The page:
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Re: Writers Central

Postby Tornado » Mon Aug 22, 2011 5:15 pm

Yes, it is daunting, isn't it? This whole business has taught me how much I don't know.

Well, the woman in question has answered my email. She doesn't consider any of the series I mentioned (including Twilight) as real romances, they are "menarche fantasy". So she disagrees with my comparison. She thinks that my book has too many difficulties, and for all I know, she's right about that. There are certainly problems that need to be overcome, and I'm not sure if they are able to be overcome in the storyline. This may be the sign of a poorly constructed book. Probably. I daresay my novel is very flawed. So it looks like it will be shelved.
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Re: Writers Central

Postby VirginiaMay » Mon Aug 22, 2011 6:26 pm

"Menarche fantasy"??? Is this a genre I am completely unaware of? I'm sorry, perhaps I'm ignorant, but I even Googled it and nothing relevant to publishing came up. As far as I know, menarche is the onset of a young women's mestrual cycle. So can I gather then that your reader must have meant that the series & books you mentioned harken to the fantasies of girls around that age?? Wouldn't we just call those "young adult" romances? And second to that, what is a "real" romance in her estimation anyway? Does she mean the kind of classic romance in the Harlequin style?

I don't mean to be obtuse, but I have to admit, this is one of the things I don't really get or feel educated about yet. I actually, embarrassingly, stuck my foot in my mouth during a conversation with another fanfic author one time who had ambitions of publishing what I would have called a Harlequin romance novel at the time. (Not realizing that even Harlequin has a bazillion different sub-categories under their banner.) Anyway, we were chatting one day before I was aware of the type of novel she was working on, and I made the mistake of telling her I didn't want to write a "cheesy" romance novel. OOPS. I hurt her feelings and embarrassed myself all because I was under the impression that anything categorized as a romance would be the fantasy/fairytale kind of romance novel where some male model with long hair appeared on the front cover. Again... OOPS. :oops:

So, that said, what does she mean by a "real" romance?
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Re: Writers Central

Postby Amanda Beth » Mon Aug 22, 2011 7:30 pm

Unrealistic views on love would make sense since they'd be fantasies that young girls would have who believe in happily ever after etc etc. Though, in Twilight there are VAMPIRES and SHAPE SHIFTERS so nothing is really realistic in it. Most of the AH fanfics have that unrealistic love aspect to them, even with the problem the characters have TEF or CW&IA, the things done and said and the level of overly sappy love is just not realistic.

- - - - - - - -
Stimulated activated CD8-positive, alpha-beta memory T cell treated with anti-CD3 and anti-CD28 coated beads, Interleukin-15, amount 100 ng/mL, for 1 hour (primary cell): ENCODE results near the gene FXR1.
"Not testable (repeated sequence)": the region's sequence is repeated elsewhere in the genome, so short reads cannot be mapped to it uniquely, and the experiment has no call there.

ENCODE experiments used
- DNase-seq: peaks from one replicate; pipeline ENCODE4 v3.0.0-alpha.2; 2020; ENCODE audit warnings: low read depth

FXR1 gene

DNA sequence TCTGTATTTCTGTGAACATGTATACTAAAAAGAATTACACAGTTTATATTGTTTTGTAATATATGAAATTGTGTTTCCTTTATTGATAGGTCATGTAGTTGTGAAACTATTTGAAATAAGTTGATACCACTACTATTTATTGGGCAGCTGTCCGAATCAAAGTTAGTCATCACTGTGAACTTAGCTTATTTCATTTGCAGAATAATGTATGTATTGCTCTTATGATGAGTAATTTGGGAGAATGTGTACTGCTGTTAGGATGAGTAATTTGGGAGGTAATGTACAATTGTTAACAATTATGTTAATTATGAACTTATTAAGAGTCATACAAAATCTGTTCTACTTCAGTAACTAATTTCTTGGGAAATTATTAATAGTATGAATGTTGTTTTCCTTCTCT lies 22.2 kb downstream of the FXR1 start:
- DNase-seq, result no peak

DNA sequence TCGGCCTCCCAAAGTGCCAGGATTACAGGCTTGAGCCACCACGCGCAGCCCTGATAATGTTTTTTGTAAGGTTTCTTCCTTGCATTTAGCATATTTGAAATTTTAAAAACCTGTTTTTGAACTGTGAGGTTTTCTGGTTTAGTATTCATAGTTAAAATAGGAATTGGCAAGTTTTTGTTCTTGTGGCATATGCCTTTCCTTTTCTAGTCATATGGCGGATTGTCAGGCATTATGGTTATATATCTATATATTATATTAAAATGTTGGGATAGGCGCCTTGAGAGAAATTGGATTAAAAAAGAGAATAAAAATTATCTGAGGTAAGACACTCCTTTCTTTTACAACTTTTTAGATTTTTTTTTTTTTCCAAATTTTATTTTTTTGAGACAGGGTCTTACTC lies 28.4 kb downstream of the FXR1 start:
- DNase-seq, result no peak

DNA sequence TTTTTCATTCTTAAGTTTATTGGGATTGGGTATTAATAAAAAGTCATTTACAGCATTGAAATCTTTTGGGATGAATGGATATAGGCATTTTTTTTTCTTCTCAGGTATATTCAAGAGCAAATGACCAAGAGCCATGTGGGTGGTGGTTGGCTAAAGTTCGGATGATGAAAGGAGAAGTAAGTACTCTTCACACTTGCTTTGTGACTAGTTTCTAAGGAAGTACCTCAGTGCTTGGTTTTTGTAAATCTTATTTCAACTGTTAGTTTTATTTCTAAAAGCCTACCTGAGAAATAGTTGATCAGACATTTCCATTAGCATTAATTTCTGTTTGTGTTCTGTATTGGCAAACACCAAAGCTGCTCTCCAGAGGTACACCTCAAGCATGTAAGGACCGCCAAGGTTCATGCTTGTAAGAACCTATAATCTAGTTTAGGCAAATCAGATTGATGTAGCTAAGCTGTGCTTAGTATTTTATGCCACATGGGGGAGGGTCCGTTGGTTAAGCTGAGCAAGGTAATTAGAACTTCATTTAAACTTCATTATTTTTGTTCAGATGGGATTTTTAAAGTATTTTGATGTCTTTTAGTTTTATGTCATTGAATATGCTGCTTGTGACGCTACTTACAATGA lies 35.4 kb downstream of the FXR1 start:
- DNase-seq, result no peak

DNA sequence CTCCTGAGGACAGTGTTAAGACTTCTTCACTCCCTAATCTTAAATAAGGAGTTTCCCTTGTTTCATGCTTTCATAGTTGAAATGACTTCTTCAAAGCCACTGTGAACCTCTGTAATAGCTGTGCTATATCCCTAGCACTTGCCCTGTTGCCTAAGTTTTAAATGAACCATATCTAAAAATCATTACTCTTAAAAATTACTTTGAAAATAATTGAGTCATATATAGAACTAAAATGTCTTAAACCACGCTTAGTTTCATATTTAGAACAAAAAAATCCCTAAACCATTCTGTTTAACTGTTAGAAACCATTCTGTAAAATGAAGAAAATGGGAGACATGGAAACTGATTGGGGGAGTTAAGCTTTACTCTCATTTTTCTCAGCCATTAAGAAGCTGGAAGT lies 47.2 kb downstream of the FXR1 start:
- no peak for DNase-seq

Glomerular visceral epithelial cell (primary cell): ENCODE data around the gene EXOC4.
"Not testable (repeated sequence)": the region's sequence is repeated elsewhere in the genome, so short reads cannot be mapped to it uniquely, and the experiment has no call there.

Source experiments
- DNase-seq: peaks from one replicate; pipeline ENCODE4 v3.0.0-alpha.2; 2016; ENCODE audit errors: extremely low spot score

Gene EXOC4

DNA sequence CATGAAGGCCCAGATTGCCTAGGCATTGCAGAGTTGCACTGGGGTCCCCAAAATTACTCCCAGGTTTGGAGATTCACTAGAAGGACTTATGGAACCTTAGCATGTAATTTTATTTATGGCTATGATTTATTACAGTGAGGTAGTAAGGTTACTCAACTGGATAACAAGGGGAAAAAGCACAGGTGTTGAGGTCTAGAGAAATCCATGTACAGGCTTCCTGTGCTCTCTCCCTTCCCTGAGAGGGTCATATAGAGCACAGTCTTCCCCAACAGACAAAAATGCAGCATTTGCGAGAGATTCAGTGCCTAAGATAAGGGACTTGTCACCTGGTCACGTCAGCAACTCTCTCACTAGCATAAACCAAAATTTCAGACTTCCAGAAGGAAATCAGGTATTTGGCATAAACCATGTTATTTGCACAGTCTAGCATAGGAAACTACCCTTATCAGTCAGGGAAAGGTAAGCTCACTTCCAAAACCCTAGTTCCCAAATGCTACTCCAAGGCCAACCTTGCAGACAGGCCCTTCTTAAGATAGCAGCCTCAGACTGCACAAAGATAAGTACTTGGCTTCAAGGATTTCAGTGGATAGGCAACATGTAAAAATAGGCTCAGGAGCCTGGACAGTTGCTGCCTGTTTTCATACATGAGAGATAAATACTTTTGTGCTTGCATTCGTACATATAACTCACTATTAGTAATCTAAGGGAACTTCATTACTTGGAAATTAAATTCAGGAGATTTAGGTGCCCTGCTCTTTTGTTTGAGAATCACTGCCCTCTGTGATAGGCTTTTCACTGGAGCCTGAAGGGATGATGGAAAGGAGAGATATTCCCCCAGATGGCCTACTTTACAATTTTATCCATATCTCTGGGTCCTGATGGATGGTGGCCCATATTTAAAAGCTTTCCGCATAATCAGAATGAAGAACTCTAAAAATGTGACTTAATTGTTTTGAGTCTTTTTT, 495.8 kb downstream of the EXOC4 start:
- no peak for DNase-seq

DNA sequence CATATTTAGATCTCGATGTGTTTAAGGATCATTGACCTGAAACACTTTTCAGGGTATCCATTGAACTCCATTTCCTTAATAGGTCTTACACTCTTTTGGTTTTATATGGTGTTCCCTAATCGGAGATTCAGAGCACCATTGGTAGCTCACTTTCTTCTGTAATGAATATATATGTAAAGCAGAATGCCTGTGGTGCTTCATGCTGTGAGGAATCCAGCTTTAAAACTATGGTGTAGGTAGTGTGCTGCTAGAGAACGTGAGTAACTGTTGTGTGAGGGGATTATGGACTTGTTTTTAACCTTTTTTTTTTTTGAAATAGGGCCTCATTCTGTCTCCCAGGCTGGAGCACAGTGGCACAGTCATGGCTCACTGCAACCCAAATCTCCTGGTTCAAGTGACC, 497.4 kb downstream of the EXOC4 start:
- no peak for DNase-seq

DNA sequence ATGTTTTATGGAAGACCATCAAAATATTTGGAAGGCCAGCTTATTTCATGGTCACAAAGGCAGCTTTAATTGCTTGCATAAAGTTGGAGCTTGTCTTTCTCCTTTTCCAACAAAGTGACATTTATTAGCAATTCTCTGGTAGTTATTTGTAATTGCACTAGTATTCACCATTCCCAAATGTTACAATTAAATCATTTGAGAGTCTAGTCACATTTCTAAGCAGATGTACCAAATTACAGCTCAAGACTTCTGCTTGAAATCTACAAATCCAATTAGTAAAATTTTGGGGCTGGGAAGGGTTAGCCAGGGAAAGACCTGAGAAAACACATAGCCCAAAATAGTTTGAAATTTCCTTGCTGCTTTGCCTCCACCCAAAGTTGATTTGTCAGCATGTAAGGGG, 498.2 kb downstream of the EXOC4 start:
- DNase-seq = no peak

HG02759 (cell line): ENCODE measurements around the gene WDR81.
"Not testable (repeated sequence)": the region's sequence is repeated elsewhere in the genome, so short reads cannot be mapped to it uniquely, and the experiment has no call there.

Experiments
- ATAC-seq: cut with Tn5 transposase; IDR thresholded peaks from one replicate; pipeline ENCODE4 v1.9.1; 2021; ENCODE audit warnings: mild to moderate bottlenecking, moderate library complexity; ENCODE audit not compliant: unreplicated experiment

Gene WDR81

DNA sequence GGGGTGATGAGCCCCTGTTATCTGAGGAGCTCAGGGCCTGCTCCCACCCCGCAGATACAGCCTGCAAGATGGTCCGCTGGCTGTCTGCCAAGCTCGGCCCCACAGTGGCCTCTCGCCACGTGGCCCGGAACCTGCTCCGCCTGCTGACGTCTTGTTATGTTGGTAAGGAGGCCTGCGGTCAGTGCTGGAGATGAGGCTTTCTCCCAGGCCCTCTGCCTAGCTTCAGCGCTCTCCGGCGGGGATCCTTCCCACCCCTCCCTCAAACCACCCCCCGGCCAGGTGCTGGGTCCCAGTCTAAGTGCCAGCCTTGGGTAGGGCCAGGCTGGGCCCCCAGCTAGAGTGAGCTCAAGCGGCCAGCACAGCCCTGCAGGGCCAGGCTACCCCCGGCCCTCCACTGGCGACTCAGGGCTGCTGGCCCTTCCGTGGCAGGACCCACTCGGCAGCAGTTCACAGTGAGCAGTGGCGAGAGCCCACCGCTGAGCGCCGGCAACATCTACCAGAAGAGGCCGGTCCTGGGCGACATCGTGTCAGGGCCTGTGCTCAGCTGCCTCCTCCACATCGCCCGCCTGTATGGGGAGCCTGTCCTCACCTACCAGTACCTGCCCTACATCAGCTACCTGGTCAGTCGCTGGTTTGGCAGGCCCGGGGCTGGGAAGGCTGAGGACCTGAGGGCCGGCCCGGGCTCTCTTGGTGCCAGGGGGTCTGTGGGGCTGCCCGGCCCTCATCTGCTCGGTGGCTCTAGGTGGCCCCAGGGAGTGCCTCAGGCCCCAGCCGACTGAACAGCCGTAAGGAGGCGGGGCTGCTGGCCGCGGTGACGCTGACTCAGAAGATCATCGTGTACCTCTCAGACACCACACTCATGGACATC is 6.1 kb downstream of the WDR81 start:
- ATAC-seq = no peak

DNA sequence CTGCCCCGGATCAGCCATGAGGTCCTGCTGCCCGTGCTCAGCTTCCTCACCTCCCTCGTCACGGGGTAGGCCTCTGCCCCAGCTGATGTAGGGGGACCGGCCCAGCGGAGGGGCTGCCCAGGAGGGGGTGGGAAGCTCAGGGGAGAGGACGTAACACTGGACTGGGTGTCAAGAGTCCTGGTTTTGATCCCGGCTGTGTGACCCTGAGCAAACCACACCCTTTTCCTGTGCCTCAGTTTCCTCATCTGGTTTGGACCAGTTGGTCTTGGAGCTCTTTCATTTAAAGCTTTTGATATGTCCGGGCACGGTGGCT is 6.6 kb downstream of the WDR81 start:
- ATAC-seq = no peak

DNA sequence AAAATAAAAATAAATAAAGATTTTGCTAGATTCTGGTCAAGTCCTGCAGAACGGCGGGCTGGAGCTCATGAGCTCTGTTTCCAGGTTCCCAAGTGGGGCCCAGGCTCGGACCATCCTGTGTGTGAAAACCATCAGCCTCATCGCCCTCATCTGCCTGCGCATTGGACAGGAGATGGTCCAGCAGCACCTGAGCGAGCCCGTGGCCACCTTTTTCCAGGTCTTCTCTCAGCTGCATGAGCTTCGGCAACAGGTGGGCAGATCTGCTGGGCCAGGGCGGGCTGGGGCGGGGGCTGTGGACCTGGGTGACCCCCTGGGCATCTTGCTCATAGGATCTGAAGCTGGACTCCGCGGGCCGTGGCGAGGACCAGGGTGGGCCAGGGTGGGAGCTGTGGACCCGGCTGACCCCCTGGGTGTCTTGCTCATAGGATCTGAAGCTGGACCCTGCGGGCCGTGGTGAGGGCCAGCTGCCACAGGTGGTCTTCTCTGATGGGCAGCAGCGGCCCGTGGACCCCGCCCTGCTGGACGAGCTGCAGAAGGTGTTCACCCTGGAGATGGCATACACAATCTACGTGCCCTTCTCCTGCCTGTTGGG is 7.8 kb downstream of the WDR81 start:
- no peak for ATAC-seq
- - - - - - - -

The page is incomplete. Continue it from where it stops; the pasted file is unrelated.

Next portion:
I tried to google it too but man...there are a lot of books on the female body :lol:
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Re: Writers Central

Postby VirginiaMay » Mon Aug 22, 2011 8:28 pm

Amanda Beth wrote:I tried to google it too but man...there are a lot of books on the female body :lol:


LOL!! I happened to learn that Amazon has a feature where it searches books and highlights where the word "menarche" appears in the text. Yes, lots of interesting books out there. (Of both the fiction & non-fiction variety.)
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Re: Writers Central

Postby Tornado » Mon Aug 22, 2011 10:36 pm

This is the actual quote from the email: "Twilight, to me, is more or less 'menarche fantasy' - that means it will automatically have a romantic factor but it is as much fantasy as romance."

I would have said the same thing about my book, but she thinks it has more romance in it than that. I am pretty sure, though, that she has never read Twilight, so probably has no idea that romance is about all you get until chapter 17!

Yeah, I don't get it either, but I'm sick of fighting. There's no point. I know some parts of my story definitely need fixing up, and I can't fix it by myself. I don't know how to. It's become painful to even think about it.
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Re: Writers Central

Postby Amanda Beth » Mon Aug 22, 2011 10:51 pm

I would consider Twilight a love story before fantasy, so I agree with you. That's what it is, first and foremost. Even with the Volturi and Victoria, everything revolved around Bella and Edward.

I think she made up menarche fantasy or something lol. Ask your publisher because that's just...weird.